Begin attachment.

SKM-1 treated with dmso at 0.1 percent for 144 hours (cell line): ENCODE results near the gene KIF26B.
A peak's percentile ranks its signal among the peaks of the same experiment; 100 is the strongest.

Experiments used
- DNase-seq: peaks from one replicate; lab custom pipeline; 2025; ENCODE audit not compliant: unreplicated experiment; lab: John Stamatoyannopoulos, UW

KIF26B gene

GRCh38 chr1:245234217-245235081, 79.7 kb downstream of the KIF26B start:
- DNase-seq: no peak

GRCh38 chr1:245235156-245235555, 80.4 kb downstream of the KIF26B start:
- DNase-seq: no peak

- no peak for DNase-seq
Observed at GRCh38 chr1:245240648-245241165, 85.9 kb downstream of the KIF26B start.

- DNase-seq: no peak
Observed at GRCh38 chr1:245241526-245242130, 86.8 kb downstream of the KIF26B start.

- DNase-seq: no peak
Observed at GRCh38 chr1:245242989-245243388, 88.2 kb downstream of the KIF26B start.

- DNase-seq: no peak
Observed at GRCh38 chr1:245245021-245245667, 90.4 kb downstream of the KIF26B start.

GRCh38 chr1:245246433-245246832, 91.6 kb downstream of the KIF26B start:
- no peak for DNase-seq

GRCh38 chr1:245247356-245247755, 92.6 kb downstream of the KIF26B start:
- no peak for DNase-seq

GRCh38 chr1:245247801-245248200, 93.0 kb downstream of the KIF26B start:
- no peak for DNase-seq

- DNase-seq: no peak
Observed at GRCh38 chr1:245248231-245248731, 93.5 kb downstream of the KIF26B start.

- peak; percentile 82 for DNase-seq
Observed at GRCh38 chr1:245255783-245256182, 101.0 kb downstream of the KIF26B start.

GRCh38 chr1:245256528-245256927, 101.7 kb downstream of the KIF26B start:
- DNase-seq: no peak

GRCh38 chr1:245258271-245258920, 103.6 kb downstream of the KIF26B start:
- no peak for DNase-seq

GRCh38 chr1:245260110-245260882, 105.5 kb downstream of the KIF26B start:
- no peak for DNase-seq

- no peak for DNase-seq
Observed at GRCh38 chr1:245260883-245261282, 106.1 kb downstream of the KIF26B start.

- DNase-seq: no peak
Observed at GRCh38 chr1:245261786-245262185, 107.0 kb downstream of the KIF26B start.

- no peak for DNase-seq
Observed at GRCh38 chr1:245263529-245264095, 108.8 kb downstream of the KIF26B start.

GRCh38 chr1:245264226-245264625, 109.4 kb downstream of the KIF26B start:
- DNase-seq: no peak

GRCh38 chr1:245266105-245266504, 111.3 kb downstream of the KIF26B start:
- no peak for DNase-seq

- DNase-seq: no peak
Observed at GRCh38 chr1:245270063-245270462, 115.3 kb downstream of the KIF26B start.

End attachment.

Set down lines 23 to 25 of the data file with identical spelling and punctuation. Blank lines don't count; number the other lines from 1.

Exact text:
- no peak for DNase-seq

- DNase-seq: no peak
Observed at GRCh38 chr1:245248231-245248731, 93.5 kb downstream of the KIF26B start.